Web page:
Questions to Ask Legal Employers During Interviews

Job Interview
••• Robert Daly/Caiaimage / Getty Images

One of the most stressful aspects of legal job interviews for many applicants is the dreaded moment you're asked, “Do you have any questions for me?” You should be prepared with a question, but what should you ask? Here is a list of sample things to ask and others to avoid. As a general rule, you’ll want to serve up softball questions for your interviewers. Get them talking about themselves and their work, and everyone will be happy.

On a Typical Day, What Type of Things Do You Work On? 

This is a great question for someone at your level to ask. The answer might give you a good sense of the type of work you’ll likely be doing, so you can tailor your responses to make it clear you can handle such work (and so you can figure out if this job is a good fit for your skills and interests). This question is also easy for the interviewer to answer, so they don’t have to work too hard.

What Type of Cases Are You Currently Working On? 

Generally, any lawyer you’re interviewing with should be willing and able to talk about the cases, deals, or projects they’re working on. When you’re running out of things to talk about, this is a great query because you can follow up and ask for more details to kill time: “Oh, you do patent litigation. How did you become interested in this area of law? Do you have a technical background?” 

What Sort of Person Is Likely to Succeed Here? 

This is a question you can ask of almost anyone, and it makes you look like a conscientious applicant. When talking with a senior-level interviewer, you can also phrase it as, “What skills and traits are you looking for in a new hire?” Most likely you’ll get platitudes in response, but hopefully, they’ll subconsciously associate you with those desired traits.

How Is Work Assigned? 

This is a generally safe topic area. As a broad topic, asking about how work is assigned can yield insights into the culture of the organization, and the degree of autonomy you’d exercise over your career.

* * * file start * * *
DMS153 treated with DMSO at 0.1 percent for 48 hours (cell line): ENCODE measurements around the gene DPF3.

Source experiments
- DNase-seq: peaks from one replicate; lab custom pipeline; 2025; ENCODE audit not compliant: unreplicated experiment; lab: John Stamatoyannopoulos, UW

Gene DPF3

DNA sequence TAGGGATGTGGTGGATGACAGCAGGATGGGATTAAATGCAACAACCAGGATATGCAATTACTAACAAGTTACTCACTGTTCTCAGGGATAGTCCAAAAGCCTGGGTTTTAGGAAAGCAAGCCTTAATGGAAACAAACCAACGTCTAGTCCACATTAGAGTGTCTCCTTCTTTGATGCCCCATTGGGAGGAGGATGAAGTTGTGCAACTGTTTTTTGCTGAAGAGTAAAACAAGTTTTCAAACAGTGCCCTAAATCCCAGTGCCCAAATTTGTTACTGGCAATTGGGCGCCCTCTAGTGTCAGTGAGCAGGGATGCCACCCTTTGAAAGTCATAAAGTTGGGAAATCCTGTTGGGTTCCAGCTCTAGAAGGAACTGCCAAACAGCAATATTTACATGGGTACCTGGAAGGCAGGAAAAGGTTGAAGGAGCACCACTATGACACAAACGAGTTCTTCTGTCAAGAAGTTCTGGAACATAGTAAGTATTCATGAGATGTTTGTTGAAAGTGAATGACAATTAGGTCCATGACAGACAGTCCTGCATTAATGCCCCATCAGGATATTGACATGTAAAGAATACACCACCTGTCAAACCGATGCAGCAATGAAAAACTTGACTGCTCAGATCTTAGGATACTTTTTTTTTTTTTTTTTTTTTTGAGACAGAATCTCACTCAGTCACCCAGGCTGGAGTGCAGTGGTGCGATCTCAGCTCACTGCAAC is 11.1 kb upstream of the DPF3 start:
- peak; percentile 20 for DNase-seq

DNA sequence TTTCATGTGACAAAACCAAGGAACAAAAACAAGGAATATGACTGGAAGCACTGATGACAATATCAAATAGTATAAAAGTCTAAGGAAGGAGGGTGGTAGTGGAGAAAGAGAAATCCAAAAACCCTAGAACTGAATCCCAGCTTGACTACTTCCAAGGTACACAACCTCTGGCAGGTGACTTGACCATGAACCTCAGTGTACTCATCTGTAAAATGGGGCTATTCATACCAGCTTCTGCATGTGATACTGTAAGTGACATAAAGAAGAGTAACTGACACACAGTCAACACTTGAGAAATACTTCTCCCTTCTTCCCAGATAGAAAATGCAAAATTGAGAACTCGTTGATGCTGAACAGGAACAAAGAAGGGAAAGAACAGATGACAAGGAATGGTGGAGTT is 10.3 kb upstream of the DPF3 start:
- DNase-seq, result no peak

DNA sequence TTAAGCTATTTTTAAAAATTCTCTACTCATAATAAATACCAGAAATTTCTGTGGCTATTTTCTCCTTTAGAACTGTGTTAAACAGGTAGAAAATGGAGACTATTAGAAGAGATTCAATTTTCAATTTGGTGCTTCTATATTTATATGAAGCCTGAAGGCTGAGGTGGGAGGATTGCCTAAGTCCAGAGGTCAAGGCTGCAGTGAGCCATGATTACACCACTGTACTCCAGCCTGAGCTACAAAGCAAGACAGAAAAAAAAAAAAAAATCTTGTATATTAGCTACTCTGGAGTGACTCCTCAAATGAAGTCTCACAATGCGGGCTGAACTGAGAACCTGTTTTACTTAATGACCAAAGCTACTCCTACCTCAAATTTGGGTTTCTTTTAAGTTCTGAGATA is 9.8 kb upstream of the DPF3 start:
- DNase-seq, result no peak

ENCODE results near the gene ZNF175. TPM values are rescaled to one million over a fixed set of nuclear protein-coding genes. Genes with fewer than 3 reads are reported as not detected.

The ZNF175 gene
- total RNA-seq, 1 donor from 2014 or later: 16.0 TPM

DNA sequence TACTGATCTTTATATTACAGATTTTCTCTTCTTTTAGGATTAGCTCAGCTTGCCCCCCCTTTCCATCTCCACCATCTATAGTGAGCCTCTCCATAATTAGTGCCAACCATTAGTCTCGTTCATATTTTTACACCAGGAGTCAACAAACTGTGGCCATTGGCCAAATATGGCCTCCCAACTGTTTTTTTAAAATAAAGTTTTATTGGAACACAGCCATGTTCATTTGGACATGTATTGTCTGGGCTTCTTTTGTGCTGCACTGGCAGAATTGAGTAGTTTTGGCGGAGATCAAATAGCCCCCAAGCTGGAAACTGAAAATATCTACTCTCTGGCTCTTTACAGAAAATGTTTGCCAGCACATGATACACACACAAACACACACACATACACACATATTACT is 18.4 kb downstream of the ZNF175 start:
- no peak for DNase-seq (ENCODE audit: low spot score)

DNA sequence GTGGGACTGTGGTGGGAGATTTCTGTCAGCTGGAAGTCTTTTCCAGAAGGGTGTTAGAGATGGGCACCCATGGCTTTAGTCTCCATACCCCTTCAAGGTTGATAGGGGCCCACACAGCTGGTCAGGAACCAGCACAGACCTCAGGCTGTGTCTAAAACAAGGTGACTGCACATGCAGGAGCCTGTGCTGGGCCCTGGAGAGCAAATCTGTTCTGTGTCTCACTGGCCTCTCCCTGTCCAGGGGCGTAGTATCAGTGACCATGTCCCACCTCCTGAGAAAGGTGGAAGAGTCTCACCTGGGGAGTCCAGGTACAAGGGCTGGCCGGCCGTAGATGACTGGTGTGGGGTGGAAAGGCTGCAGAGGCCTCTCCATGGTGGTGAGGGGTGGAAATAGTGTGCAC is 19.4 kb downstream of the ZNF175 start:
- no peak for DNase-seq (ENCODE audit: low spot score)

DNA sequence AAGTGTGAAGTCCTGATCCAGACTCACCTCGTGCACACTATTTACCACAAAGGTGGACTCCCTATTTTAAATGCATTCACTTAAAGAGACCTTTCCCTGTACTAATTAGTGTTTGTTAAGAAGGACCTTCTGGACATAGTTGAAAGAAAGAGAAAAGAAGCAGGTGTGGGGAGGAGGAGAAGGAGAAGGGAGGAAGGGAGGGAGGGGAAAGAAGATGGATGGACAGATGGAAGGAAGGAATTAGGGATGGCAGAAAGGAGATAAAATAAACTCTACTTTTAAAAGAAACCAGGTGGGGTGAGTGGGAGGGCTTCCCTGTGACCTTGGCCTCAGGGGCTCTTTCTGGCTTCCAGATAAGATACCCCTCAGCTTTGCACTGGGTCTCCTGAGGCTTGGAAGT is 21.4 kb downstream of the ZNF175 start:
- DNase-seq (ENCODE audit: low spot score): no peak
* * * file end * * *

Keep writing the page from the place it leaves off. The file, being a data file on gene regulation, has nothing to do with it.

How Do You Like Working Here? 

While this is not a question you’d ask the leader of the organization, it’s a good question for people around your level. Ask it lightly, though, and don’t be surprised if you get a bland response. Sometimes, however, you’ll be surprised. Either way, the responses will potentially provide you with useful information— although you always have to evaluate the extent to which it applies to your circumstances. 

Questions to Avoid Asking an Interviewer

  • How Much Money Will I Make? If you’re not clear on the salary, ask after you have the offer.
  • How Many Hours Will I Be Required to Work? Although this is a perfectly valid question to ask, hold off asking it until after an offer is made if you’re concerned about it.
  • What Type of Benefits Do You Offer? This is another good one to wait to ask until after an offer is made. 
  • I’ve Heard Bad Things About [Insert Subject]. Can You Address Those Concerns? Lots of rumors circulate about legal employers, and some are even accurate. If you have concerns, address those after you have the offer in hand. Bringing them up in the initial interview phase puts everyone on the defensive and suggests your social skills and judgment may be lacking.